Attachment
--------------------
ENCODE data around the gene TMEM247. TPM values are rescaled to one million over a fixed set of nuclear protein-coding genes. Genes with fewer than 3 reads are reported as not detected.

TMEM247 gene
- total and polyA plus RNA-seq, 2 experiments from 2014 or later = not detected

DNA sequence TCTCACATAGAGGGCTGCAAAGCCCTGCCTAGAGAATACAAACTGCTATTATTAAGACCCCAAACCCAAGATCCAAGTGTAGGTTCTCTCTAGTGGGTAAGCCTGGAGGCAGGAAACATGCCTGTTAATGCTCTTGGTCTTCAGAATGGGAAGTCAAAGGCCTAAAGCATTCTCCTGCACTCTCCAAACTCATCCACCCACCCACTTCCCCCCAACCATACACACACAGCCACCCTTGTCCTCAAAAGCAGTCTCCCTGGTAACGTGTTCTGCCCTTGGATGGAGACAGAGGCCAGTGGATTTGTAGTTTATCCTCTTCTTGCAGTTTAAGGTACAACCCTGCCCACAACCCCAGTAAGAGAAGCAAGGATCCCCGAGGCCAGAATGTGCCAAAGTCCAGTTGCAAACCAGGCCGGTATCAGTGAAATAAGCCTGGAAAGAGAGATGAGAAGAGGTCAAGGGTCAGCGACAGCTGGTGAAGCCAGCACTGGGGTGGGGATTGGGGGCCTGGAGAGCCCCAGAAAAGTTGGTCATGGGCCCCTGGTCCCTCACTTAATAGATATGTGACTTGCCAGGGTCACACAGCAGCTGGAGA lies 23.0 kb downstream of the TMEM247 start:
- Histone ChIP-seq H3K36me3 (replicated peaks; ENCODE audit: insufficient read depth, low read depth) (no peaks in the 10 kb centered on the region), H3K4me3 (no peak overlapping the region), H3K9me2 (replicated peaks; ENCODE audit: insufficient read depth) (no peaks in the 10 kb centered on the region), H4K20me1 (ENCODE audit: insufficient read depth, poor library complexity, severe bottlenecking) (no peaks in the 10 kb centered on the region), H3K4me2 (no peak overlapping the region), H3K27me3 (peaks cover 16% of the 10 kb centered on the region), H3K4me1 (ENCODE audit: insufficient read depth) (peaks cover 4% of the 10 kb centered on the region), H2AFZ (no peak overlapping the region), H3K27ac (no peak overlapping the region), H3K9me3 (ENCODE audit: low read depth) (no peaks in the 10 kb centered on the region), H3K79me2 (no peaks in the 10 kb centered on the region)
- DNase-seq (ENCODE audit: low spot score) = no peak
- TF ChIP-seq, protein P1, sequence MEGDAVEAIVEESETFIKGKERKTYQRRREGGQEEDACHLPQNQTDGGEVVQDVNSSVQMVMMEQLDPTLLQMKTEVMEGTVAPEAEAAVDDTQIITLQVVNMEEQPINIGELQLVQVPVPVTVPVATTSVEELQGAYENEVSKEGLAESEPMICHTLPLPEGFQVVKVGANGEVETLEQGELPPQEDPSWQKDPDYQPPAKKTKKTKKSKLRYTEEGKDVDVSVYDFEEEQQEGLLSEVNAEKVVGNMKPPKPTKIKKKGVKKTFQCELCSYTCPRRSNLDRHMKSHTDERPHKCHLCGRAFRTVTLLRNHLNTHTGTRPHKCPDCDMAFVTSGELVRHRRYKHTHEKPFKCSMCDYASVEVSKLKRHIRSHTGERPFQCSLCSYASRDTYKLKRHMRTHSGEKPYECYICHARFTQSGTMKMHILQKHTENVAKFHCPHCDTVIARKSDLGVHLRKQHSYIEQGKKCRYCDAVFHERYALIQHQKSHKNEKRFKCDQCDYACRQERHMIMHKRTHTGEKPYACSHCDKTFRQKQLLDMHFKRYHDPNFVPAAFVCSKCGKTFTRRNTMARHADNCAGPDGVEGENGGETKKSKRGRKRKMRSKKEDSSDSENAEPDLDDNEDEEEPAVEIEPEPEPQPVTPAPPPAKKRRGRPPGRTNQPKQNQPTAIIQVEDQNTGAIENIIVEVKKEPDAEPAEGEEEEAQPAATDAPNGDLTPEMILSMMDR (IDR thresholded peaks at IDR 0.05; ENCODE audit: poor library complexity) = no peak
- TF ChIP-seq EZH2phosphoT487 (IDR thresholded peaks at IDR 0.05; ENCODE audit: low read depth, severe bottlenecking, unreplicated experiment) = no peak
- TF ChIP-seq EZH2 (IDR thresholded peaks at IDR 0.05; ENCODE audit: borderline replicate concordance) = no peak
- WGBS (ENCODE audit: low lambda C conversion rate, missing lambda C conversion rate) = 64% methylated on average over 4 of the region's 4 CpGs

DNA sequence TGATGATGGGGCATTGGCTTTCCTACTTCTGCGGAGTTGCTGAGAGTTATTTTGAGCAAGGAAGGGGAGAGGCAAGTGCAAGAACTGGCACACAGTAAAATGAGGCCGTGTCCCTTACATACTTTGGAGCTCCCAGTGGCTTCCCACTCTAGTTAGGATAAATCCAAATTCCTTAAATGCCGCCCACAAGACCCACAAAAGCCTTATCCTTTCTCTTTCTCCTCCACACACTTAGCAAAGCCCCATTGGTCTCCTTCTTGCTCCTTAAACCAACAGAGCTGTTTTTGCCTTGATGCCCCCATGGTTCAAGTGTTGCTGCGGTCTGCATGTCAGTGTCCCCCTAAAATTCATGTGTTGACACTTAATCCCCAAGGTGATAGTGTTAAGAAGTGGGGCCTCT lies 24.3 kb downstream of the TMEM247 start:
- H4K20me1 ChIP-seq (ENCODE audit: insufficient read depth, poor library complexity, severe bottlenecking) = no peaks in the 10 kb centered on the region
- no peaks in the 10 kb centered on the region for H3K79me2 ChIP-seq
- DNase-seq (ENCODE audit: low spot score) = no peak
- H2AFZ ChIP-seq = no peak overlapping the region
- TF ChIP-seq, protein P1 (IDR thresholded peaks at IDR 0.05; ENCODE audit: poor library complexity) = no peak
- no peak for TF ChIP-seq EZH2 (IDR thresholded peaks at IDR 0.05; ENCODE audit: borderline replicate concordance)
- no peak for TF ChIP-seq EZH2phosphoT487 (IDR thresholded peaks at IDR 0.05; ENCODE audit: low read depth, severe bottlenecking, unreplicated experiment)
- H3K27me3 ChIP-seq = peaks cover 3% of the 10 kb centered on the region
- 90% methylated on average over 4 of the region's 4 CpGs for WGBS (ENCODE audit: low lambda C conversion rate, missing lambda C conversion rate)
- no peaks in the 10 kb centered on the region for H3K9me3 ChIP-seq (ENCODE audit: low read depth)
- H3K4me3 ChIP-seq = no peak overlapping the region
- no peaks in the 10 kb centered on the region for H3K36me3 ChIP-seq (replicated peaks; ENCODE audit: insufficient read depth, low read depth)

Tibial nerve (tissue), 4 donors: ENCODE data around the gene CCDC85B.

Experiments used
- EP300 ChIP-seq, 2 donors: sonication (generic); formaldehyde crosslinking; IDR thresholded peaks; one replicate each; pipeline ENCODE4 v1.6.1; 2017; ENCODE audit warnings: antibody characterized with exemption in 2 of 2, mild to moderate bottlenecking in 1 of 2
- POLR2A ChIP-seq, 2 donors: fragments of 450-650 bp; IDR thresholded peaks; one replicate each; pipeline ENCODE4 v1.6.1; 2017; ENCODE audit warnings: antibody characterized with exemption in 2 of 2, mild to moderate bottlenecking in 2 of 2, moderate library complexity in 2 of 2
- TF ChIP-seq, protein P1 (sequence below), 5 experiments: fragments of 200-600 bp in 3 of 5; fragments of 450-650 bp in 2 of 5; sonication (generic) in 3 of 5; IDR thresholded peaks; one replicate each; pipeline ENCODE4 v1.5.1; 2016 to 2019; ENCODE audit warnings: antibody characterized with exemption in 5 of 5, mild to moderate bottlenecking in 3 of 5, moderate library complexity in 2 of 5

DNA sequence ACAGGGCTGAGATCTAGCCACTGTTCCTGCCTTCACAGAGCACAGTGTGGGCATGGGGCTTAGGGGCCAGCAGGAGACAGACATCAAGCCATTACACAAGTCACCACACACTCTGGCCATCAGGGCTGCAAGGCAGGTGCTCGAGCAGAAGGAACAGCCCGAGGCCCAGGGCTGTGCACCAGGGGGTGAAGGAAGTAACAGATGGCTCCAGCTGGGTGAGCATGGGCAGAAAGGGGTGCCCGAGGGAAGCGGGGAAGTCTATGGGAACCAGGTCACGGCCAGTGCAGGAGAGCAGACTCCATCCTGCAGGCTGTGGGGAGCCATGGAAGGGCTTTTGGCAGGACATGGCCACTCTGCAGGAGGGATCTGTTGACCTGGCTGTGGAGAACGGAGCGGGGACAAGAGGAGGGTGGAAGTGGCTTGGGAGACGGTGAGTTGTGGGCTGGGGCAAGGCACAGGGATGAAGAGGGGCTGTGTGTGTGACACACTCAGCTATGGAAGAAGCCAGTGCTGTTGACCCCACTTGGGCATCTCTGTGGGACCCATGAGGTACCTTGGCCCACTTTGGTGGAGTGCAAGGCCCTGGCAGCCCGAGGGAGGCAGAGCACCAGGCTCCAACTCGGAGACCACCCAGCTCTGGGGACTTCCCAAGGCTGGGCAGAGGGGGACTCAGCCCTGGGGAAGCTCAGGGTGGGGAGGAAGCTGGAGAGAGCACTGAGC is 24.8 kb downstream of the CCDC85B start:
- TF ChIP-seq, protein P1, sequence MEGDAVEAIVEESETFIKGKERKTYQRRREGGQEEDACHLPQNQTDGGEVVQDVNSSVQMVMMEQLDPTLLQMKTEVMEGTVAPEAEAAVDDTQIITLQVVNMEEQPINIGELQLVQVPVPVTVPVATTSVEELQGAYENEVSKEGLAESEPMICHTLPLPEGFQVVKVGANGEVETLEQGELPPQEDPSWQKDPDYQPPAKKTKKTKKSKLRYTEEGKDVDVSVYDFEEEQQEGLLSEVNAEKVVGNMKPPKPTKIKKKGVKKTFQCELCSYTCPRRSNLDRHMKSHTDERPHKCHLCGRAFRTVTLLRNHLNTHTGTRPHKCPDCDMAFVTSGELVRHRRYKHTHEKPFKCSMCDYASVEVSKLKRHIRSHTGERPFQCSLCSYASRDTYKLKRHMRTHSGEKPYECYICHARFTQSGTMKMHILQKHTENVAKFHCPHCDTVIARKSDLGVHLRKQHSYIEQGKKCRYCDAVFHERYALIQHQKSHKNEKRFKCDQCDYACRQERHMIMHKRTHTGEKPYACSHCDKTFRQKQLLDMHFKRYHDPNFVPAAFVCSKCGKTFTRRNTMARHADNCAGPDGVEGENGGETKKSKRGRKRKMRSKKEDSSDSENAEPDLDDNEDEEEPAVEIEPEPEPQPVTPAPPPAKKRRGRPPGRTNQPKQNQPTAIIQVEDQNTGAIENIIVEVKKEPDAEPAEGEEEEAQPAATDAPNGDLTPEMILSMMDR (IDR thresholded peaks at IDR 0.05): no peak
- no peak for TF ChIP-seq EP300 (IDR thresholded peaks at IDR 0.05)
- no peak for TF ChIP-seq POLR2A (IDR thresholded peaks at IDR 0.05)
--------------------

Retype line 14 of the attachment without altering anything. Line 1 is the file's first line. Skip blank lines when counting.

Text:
- DNase-seq (ENCODE audit: low spot score) = no peak